Illegal Trade Of Endangered Eel Species Still Prevalent In Hong Kong Despite Coronavirus

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In the wake of the coronavirus outbreak, governments across Southeast Asia have agreed to strengthen cooperation to curb the illegal wildlife trade associated with mass species decline and the public health danger of disease transmission. However, a new study reveals that a number of critically endangered species are still illegally entering the supply chain in Hong Kong. Researchers are now raising concerns about the effectiveness of enforcement measures to clamp down on the illicit wildlife trade, which is jeopardising both the welfare of species and human health. 

Published in the journal Science Advances, University of Hong Kong scientists have found that critically endangered eels are still illegally traded in Hong Kong. The research discovery comes amid the deadly Covid-19 outbreak, which as of press time has infected almost 110,000 across 80 countries and killed more than 3,800 people globally, and is especially concerning in light of the association between the illegal wildlife trade and transmission of the disease to humans. 

Governments across Southeast Asia have pledged to strengthen action in order to clamp down on the environmental and health impact of the illicit trade. However, the new study by Hong Kong researchers is now calling into question the effectiveness of these measures. According to DNA evidence, critically endangered eels have recently been sold in 49 Hong Kong retail outlets, despite an international ban and the fact that no imports had been declared

Researchers test for DNA samples of eel in a number of products (Source: HKU)

Of the 13 brands tested, 9 were found to contain the critically endangered species of European eel. Among some of the retail outlets selling critically endangered eels included wet markets and major supermarket chains in Hong Kong

The findings suggest that there remain serious loopholes in the enforcement of international bans on wildlife trade, and that governments must step up monitoring and compliance mechanisms or risk mass wildlife decline and grave disease threats to public health. 

Commenting on the study to the BBC, Dr Mark Jones of the UK-based Born Free Foundation urged for more to be done to “ensure all countries recognise the scale and serious nature of wildlife crime and the devastating impact it is having on so many species.”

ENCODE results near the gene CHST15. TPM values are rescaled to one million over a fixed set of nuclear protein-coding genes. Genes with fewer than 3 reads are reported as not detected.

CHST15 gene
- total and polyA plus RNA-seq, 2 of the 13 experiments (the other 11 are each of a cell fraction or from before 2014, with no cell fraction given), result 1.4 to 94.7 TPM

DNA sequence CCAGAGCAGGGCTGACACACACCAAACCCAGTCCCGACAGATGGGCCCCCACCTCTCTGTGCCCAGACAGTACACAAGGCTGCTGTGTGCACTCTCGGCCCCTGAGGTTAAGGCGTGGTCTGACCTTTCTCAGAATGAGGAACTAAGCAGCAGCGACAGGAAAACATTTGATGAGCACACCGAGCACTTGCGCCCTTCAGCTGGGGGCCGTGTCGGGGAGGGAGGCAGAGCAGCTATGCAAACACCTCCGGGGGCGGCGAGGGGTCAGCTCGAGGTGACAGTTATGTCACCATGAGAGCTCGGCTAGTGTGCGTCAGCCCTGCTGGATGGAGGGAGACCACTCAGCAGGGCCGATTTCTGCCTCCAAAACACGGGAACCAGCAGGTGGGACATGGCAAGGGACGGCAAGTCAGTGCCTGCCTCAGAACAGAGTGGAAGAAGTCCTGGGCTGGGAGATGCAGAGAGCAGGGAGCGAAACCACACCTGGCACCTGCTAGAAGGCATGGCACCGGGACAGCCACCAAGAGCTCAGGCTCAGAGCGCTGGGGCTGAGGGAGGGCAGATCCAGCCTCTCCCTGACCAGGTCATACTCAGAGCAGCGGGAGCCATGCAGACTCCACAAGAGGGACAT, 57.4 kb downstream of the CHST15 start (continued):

Last week, China enacted a permanent ban on the trade and consumption of wild animals, which effectively extended its initial temporary policy introduced in January. While conservationists welcomed the permanent prohibition, they cautioned against another loophole in the law that exempts the trade in wild animals for medicinal purposes

Seized European eels discovered by Hong Kong Customs officers in 2016 (Source: HK Gov)

Experts worry that this will fail to adequately quell the dangers associated with even non-food wildlife products, given that recent studies have proposed that pangolins are the probable intermediary host of Covid-19 that jumped to infect humans. 

Without a full and global clampdown on the wildlife trade for both food and non-food uses across the world, it is difficult to mitigate the risk of public health epidemics, the cruel practices of the trade and the major ecological disturbances that come along with it. 

Individually, we can avoid supporting ecologically harmful and dangerous industries by reducing the consumption of all aquatic and animal products altogether, which is currently propping up the inhumane global trade in animals and unsustainable production that leaves behind a huge burden on our planet.

Read our earlier news coverage of Covid-19 and prevention tips here.

Lead image courtesy of Shutterstock.


  • Sally Ho

    Sally Ho is Green Queen's former resident writer and lead reporter. Passionate about the environment, social issues and health, she is always looking into the latest climate stories in Hong Kong and beyond. A long-time vegan, she also hopes to promote healthy and plant-based lifestyle choices in Asia. Sally has a background in Politics and International Relations from her studies at the London School of Economics and Political Science.

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